A new superintendent has been selected to lead the second largest public school system in Massachusetts. The next superintendent of schools in Springfield Massachusetts is a home grown product, as we hear from WAMC’s Pioneer Valley Bureau Chief Paul Tuthill.
Daniel Warwick, who started his career in education in 1976 as a teacher in the Springfield Public Schools, became a principal, a special education supervisor, and eventually deputy superintendent, has been picked to be the troubled urban school districts new chief administrator.
The Springfield School Committee voted 5 to 2 Monday night to appoint Warwick, after interviewing him and the other finalist, Jesus Jara, the current superintendent of schools in Monroe County, Florida. The interviews, 75 minutes each, were held in a middle school auditorium, with an audience of about 100 people looking on.
Warwick , during his final job interview, outlined a five year plan that he said would result in children graduating from the Springfield Public Schools who are career or college-ready.
During his interview, Warwick told the school committee that success will hinge on recruiting and retaining staff and implementing the new teacher evaluations, which for the first time are to take student test scores into account. He also stressed his experience directing efforts over the last two years to turn around some of the city’s worst schools.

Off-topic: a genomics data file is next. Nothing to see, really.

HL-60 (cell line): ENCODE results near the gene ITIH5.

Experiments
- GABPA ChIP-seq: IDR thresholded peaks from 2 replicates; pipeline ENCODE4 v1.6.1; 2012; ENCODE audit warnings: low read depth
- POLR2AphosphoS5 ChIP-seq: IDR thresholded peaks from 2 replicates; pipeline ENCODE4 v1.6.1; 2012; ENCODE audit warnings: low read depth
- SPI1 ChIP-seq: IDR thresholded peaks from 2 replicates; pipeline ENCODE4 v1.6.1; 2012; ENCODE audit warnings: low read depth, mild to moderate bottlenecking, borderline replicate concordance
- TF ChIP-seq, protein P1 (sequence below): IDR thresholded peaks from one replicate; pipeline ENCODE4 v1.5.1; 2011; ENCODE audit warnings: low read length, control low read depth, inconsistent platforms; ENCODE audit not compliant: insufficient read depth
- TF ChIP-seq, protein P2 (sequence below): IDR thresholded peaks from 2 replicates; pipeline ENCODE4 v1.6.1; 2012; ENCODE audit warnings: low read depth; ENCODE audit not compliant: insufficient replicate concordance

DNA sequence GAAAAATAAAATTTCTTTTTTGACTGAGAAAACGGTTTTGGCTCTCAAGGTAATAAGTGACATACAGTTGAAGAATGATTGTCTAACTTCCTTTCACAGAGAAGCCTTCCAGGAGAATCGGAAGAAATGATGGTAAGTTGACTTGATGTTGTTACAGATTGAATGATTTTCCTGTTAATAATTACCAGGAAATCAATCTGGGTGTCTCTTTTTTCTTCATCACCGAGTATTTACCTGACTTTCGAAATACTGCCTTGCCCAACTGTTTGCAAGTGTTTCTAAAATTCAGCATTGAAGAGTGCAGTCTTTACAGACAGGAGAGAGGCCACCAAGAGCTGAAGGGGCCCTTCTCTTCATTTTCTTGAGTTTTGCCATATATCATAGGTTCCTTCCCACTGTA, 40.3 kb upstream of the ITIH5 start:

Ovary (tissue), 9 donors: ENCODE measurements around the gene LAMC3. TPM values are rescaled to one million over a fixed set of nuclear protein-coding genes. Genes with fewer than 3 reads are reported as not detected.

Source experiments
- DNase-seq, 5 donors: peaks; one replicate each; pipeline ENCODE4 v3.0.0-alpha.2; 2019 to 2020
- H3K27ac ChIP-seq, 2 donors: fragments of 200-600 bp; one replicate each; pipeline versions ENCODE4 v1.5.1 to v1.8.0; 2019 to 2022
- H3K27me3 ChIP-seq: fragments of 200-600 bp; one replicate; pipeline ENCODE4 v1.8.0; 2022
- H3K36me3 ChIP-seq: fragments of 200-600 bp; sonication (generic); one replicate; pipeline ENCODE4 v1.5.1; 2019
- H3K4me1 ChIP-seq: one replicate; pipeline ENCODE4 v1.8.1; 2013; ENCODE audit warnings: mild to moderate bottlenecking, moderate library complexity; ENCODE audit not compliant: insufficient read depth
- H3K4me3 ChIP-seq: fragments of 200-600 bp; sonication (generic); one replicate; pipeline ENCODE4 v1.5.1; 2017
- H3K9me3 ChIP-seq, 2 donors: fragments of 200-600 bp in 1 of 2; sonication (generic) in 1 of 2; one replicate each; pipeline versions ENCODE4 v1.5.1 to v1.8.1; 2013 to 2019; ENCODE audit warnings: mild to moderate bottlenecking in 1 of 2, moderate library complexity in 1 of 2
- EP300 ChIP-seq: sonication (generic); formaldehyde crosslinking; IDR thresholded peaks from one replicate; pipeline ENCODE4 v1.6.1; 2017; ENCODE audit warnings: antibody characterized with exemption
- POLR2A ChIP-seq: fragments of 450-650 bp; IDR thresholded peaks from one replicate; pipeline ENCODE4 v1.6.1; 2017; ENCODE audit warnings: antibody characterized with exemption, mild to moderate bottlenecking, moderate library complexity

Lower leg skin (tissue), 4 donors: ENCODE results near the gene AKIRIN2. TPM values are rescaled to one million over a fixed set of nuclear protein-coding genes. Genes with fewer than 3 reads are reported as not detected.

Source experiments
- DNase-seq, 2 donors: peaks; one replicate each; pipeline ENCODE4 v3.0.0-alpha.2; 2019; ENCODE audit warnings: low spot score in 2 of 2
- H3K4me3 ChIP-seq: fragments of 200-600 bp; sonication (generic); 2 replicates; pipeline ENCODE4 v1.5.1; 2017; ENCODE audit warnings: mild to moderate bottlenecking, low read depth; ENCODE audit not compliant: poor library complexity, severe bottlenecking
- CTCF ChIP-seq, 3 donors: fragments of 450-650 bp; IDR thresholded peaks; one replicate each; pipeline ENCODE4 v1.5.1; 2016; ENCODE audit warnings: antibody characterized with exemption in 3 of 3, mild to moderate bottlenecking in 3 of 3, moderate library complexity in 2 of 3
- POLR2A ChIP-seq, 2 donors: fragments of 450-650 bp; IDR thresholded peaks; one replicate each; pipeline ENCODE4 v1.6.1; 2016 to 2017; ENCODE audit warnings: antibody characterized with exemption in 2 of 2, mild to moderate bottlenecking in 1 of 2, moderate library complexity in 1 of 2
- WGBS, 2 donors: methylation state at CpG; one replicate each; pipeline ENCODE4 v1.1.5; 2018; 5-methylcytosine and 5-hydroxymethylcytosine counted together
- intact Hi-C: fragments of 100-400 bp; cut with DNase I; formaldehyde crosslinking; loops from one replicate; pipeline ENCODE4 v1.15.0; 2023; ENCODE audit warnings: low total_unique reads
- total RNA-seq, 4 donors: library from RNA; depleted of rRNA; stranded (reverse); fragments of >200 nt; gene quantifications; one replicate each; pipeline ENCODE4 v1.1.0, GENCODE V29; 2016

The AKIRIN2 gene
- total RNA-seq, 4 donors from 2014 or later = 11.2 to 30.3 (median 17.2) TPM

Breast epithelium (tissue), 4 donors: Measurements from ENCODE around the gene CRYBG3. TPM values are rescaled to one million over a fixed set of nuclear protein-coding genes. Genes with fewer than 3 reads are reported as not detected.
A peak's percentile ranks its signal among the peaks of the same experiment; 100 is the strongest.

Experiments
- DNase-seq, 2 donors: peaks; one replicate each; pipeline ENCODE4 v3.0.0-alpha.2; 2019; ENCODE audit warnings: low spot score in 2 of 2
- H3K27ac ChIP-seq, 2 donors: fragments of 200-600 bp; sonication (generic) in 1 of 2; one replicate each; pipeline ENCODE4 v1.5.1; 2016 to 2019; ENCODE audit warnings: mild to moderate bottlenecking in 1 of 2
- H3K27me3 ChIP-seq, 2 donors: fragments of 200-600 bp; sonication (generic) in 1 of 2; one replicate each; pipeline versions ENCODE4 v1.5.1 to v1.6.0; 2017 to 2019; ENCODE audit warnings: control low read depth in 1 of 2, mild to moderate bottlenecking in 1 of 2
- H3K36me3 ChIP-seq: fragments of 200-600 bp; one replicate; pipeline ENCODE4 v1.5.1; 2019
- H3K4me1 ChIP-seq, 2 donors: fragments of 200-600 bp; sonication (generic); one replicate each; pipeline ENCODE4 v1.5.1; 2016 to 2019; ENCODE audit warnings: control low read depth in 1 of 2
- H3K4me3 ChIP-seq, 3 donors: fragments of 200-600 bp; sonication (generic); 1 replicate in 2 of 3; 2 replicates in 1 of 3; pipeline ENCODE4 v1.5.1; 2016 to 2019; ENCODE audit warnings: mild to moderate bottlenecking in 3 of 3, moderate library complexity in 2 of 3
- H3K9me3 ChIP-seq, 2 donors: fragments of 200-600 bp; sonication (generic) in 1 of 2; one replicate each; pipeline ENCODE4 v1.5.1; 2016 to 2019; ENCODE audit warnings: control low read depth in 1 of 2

Warwick said he would concentrate on key initiatives that data shows are successful. He said he hoped to expand two programs aimed at getting parents more involved with the schools-the parent academy and teacher home visitations.
Warwick said his detailed familiarity with Springfield and its schools should be counted as an asset, but School Committee member Denise Hurst saw it as a liability.
The other superintendent finalist, Jesus Jara, was a high school principal in Springfield for two years before taking a job in Florida six years ago.
School committee vice chair Christopher Collins , who directed the search process said public opinion clearly favored the candidate with the deepest Springfield roots.
The current school superintendent, Alan Ingram is leaving at the end of this month. He chose not to seek to renew his four year contract. Ingram was an administrator in the Oklahoma City schools when he was hired for the Springfield job. It was a sore point with many that he never bought a house in Springfield and never moved his family from Oklahoma.